During the preteen and teen years, young people are learning the skills they need to form positive, healthy relationships with others, and it is therefore an ideal time to promote healthy relationships and prevent patterns of teen dating violence that can last into adulthood.
Learn more about characteristics of healthy and unhealthy relationships.
Activities aimed at increasing awareness and dispelling myths about violence in relationships are often included in the curriculum.
The Safe Dates Project is an intervention that includes school activities (e.g., a theater production performed by peers, a curriculum of ten 45-minute sessions taught by health and physical education teachers, and a poster contest) and community activities (e.g., services for adolescents in abusive relationships and service provider training).
For example, higher levels of bonding to parents and enhanced social skills can protect girls against victimization.
Similarly, for boys, high levels of parental bonding have been found to be associated with less externalizing behavior, which in turn is associated with less teen dating violence victimization.
In addition to teaching relationship skills, prevention programs can focus on promoting protective factors—that is, characteristics of a teen’s environment that can support healthy development—and positive youth development.
These can also be fostered by a teen’s home and community.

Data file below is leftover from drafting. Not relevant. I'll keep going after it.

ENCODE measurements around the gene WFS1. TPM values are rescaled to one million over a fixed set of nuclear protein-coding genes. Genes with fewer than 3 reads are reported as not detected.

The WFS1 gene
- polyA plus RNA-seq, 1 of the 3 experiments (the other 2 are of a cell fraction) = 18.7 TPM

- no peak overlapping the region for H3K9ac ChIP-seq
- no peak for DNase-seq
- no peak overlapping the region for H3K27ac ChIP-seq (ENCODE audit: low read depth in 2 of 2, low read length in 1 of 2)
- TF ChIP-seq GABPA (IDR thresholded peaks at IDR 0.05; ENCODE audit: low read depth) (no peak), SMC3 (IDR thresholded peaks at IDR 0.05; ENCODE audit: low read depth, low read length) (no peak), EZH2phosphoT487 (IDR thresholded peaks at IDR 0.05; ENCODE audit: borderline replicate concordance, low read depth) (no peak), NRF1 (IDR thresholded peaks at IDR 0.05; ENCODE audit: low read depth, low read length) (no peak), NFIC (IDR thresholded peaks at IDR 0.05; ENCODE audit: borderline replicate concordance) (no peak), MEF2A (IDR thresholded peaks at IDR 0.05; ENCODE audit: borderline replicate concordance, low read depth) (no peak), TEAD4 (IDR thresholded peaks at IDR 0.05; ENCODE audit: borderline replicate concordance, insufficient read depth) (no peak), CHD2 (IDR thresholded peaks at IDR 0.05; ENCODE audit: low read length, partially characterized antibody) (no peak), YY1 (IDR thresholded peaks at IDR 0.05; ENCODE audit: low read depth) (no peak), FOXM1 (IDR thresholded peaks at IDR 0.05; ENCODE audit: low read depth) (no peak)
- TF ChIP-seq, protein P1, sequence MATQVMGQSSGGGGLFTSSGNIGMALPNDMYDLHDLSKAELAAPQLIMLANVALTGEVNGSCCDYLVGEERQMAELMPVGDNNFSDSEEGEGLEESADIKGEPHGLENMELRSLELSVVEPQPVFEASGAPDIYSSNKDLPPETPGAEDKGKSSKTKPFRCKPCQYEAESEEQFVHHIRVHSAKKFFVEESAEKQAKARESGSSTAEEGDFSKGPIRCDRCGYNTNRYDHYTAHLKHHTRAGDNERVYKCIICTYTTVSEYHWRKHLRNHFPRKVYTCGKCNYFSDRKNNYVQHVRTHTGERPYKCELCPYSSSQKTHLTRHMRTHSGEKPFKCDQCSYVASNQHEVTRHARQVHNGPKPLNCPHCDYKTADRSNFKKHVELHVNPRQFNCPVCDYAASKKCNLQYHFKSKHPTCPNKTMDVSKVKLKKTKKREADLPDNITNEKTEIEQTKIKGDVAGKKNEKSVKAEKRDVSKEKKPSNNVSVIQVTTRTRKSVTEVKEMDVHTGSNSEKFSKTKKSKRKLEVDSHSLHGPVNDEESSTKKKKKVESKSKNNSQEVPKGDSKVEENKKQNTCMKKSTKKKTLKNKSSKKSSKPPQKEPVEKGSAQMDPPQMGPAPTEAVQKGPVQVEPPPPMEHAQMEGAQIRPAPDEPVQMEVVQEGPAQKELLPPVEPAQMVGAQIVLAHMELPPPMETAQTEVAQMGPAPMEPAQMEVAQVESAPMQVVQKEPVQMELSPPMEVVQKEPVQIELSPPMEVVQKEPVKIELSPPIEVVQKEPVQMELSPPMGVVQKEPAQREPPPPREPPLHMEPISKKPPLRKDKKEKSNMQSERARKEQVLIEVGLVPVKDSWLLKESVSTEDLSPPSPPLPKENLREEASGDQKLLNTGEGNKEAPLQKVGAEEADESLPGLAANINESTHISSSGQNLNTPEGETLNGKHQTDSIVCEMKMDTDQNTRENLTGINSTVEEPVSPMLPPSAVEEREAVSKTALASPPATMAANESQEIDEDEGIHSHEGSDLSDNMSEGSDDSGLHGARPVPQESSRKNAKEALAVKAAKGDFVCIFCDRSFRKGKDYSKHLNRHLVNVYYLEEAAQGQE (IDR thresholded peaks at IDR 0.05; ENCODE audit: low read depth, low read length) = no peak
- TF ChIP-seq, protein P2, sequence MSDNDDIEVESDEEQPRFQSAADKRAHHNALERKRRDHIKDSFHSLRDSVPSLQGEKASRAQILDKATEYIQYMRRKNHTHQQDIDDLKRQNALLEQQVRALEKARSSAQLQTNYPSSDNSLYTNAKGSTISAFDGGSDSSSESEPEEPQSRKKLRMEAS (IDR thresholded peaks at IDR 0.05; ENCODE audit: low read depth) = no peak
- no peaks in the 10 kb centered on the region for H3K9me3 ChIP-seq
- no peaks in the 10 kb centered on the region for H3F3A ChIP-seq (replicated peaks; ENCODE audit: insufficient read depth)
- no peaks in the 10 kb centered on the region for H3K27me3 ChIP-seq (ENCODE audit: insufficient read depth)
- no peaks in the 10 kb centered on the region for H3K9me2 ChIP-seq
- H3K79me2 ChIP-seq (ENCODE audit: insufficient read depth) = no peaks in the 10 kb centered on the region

A few programs frame the issue using a feminist perspective, while others use a more skills-based and gender-neutral approach.
Teen dating violence prevention programs tend to focus on attitudes about violence, gender stereotyping, conflict management, and problem-solving skills.
A four-year follow-up study found reductions in the likelihood of being a victim or a perpetrator of moderate psychological and physical violence as well as sexual violence among the eighth- and ninth-grade students from North Carolina who had participated in the Safe Dates Project; however, there were no reductions in the likelihood of being a victim of Further, findings showed that those students involved in the Safe Dates Project reported less acceptance of dating violence and traditional gender roles, a stronger belief in the need for help, and more awareness of services available in the community.
Ending Violence is a curriculum designed for high school students that focuses on educating youth about the legal repercussions and protections for perpetrators and victims of dating violence.